The View from Castle Rock

By Alice Munro

I hope it can be said without being glib or condescending that one of the favourite literary genres for Canadians of a certain age and social background to adopt is the family history/memoir. These volumes are typically self-published retirement projects, and mainly meant to be shared among friends and close relations. I have three of them sitting on my bookshelves now, written by my grandfather, my father, and my aunt. Robert Laidlaw wrote a similar sort of book in the form of a novel based on his family’s pioneer past. And now with The View From Castle Rock his daughter Alice has taken up the task.

She is conscious of the stereotype. When doing research on local church cemeteries at the university reference library she knows the best way to avoid questions about why she’s interested in the subject is to say that she’s writing a family history. “Librarians are used to people doing that – particularly people who have gray hair.” This “rifling around in the past,” the passion for which strikes “mostly in our old age,” is almost a rite of passage now for the senior set.

But seeing as this particular project comes to us courtesy of Alice Munro, it deserves special attention.

A coy “Foreword” explains that these stories were written at various times over the years, but kept out of her other books because they were “rather more personal.” They do not, however, constitute a memoir. They are explorations of Munro’s life, but “not in an austere or rigorously factual way.” Things are made up. “You could say that such stories pay more attention to the truth of a life than fiction usually does. But not enough to swear on.”

So this is a work of fiction. Autobiographical yes, and perhaps (though this is arguable) more personal than usual for Munro. But fiction all the same.

The book is divided into two parts. The first, “No Advantages,” tells of Munro’s Laidlaw ancestors leaving Scotland and settling in that part of Ontario later to be identified by readers as “Alice Munro country.” This part of the book is most obviously “full of . . . invention” – though there are old letters and journals quoted throughout. It is also rather dull stuff, faithful in spirit to the originals of the proud, silent, hard-working, and humorless natives of Munro country, and their construction of lives “monastic without any visitations of grace or moments of transcendence.”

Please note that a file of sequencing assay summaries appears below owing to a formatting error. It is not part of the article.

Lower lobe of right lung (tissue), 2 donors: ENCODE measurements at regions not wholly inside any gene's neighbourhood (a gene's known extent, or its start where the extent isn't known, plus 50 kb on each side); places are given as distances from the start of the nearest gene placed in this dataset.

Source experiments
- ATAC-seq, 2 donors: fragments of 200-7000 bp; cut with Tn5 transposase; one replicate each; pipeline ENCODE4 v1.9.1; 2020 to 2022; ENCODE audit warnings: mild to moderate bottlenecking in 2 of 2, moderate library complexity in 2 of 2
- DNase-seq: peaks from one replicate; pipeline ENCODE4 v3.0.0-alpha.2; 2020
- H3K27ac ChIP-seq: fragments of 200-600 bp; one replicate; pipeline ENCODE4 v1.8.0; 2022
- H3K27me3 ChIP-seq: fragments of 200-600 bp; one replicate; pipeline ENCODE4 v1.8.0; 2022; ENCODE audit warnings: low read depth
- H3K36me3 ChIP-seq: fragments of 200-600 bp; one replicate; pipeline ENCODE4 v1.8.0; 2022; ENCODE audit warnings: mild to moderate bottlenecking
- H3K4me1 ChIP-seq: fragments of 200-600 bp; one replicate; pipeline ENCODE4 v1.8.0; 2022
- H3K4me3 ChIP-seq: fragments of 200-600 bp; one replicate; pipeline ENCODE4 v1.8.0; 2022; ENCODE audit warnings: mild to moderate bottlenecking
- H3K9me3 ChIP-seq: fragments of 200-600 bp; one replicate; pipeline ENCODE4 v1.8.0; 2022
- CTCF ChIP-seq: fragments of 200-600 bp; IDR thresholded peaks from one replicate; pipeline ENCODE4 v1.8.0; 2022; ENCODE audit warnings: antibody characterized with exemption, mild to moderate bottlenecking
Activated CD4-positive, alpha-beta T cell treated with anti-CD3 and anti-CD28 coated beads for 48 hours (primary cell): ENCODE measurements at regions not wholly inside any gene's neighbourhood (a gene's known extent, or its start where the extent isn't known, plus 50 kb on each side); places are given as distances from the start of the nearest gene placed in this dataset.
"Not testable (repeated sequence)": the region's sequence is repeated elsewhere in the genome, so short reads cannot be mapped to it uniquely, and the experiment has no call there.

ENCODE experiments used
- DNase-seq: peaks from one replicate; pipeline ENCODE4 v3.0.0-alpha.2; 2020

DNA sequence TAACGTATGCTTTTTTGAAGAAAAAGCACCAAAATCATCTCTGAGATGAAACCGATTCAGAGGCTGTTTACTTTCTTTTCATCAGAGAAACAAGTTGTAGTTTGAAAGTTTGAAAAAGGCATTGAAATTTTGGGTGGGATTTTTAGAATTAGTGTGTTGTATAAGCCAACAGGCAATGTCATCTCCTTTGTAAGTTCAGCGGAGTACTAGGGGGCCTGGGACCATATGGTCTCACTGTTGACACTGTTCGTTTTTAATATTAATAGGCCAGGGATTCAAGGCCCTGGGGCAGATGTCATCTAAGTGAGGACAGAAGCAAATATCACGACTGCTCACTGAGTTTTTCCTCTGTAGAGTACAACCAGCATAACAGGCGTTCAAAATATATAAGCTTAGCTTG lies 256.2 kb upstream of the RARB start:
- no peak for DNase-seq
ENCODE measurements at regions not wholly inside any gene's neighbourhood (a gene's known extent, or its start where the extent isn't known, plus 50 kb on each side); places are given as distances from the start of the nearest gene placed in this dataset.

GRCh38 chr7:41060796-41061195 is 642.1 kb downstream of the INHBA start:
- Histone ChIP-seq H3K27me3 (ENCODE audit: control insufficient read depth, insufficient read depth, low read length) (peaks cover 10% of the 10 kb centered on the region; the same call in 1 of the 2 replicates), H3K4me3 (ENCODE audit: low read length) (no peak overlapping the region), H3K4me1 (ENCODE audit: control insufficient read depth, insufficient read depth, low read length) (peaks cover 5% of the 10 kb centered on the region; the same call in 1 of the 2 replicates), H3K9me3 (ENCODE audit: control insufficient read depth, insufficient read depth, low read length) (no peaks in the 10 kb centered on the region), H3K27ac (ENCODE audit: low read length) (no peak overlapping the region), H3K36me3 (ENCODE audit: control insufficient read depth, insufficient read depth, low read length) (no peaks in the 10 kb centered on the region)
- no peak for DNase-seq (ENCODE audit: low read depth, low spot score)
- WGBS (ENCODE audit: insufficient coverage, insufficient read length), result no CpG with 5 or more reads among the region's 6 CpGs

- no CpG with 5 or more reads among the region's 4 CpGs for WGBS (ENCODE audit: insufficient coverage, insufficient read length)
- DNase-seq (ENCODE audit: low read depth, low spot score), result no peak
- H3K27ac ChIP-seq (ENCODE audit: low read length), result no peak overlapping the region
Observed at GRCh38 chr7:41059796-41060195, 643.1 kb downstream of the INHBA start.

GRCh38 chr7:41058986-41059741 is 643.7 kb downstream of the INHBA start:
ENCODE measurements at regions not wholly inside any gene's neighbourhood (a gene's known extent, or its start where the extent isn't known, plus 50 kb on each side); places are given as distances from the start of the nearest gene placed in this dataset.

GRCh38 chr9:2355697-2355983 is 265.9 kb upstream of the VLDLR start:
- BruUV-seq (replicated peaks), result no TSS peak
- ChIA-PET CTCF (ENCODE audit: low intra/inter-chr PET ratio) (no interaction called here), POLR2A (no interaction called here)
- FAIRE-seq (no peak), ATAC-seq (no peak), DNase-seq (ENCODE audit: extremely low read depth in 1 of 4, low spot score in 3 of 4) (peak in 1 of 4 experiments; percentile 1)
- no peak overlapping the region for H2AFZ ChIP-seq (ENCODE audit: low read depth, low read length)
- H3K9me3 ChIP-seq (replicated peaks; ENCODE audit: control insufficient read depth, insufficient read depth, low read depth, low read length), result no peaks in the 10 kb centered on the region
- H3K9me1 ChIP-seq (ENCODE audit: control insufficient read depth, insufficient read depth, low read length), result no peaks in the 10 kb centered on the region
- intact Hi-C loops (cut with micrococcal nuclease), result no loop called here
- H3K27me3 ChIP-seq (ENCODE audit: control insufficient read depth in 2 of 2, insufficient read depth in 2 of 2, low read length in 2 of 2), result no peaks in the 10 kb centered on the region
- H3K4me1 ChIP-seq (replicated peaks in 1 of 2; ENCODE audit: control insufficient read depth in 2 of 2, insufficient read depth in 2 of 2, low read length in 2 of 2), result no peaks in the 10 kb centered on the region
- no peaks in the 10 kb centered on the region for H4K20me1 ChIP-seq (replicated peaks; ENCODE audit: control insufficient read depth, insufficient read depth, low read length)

But of course those epiphanic moments and visitations are what Munro’s fiction is all about. In “No Advantages” they are muffled in history. With the stories of the second part, “Home,” we are on more familiar ground. These are told in the first-person, and are based on characters and events in Munro’s own life. As the title of the section suggests, however, the focus is less on the person than the place.

Munro has always been a regional author, which is a designation that carries with it a certain attitude toward time as well as geography. Like a lot of regional authors, Munro’s outlook is conservative, even nostalgic, in its attachment to the past. Things have certainly changed from “those days” to “these days” (a formula that gets repeated here a bit too often), and not all of the change has been for the better. But while the bank barns and orchards have given way to industrial farms, the elemental character of the place – the physical landscape of Huron County and the character of its native rural population – is something that endures.

The View From Castle Rock is obviously a lot more than a conventional Ontario family history and memoir. But it is also a lot less than Munro’s best work. Which is not to totally discount it. Munro on a bad day is still a better read than most writers on a good one. But the usual magic music of her language is only playing faintly in the background here, dominated by easy notes of local colour and sentimental charm. Strong evidence that this great mythic ground – perhaps the greatest in all our literature – may finally be written out.

Review first published in Quill & Quire, October 2006.


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